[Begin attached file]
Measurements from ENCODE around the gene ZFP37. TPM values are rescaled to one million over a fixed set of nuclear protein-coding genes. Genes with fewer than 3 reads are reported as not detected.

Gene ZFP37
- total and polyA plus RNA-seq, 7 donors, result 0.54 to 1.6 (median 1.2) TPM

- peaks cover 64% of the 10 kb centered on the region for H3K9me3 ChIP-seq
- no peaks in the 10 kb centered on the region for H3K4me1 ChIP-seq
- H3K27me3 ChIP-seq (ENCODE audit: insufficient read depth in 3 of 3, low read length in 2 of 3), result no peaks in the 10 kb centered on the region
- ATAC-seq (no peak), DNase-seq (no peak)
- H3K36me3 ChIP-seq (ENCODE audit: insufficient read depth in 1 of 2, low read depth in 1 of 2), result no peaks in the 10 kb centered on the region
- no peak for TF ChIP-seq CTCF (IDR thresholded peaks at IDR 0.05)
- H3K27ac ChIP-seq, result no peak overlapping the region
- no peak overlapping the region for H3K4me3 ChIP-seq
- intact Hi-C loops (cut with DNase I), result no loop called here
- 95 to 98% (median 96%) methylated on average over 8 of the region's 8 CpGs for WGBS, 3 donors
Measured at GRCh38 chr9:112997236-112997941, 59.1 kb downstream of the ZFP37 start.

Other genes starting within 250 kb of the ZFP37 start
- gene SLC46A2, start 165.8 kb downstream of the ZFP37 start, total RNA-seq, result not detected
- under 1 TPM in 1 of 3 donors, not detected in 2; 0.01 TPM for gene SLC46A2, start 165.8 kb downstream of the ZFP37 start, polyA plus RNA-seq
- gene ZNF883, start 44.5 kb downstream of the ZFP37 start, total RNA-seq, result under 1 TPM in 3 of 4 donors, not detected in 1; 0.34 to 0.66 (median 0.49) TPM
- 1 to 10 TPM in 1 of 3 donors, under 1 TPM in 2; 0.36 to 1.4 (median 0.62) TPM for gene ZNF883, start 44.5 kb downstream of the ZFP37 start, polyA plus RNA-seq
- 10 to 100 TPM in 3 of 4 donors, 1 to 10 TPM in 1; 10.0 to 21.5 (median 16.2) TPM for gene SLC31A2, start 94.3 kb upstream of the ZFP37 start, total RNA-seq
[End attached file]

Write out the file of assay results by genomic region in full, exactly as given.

Measurements from ENCODE around the gene ZFP37. TPM values are rescaled to one million over a fixed set of nuclear protein-coding genes. Genes with fewer than 3 reads are reported as not detected.

Gene ZFP37
- total and polyA plus RNA-seq, 7 donors, result 0.54 to 1.6 (median 1.2) TPM

- peaks cover 64% of the 10 kb centered on the region for H3K9me3 ChIP-seq
- no peaks in the 10 kb centered on the region for H3K4me1 ChIP-seq
- H3K27me3 ChIP-seq (ENCODE audit: insufficient read depth in 3 of 3, low read length in 2 of 3), result no peaks in the 10 kb centered on the region
- ATAC-seq (no peak), DNase-seq (no peak)
- H3K36me3 ChIP-seq (ENCODE audit: insufficient read depth in 1 of 2, low read depth in 1 of 2), result no peaks in the 10 kb centered on the region
- no peak for TF ChIP-seq CTCF (IDR thresholded peaks at IDR 0.05)
- H3K27ac ChIP-seq, result no peak overlapping the region
- no peak overlapping the region for H3K4me3 ChIP-seq
- intact Hi-C loops (cut with DNase I), result no loop called here
- 95 to 98% (median 96%) methylated on average over 8 of the region's 8 CpGs for WGBS, 3 donors
Measured at GRCh38 chr9:112997236-112997941, 59.1 kb downstream of the ZFP37 start.

Other genes starting within 250 kb of the ZFP37 start
- gene SLC46A2, start 165.8 kb downstream of the ZFP37 start, total RNA-seq, result not detected
- under 1 TPM in 1 of 3 donors, not detected in 2; 0.01 TPM for gene SLC46A2, start 165.8 kb downstream of the ZFP37 start, polyA plus RNA-seq
- gene ZNF883, start 44.5 kb downstream of the ZFP37 start, total RNA-seq, result under 1 TPM in 3 of 4 donors, not detected in 1; 0.34 to 0.66 (median 0.49) TPM
- 1 to 10 TPM in 1 of 3 donors, under 1 TPM in 2; 0.36 to 1.4 (median 0.62) TPM for gene ZNF883, start 44.5 kb downstream of the ZFP37 start, polyA plus RNA-seq
- 10 to 100 TPM in 3 of 4 donors, 1 to 10 TPM in 1; 10.0 to 21.5 (median 16.2) TPM for gene SLC31A2, start 94.3 kb upstream of the ZFP37 start, total RNA-seq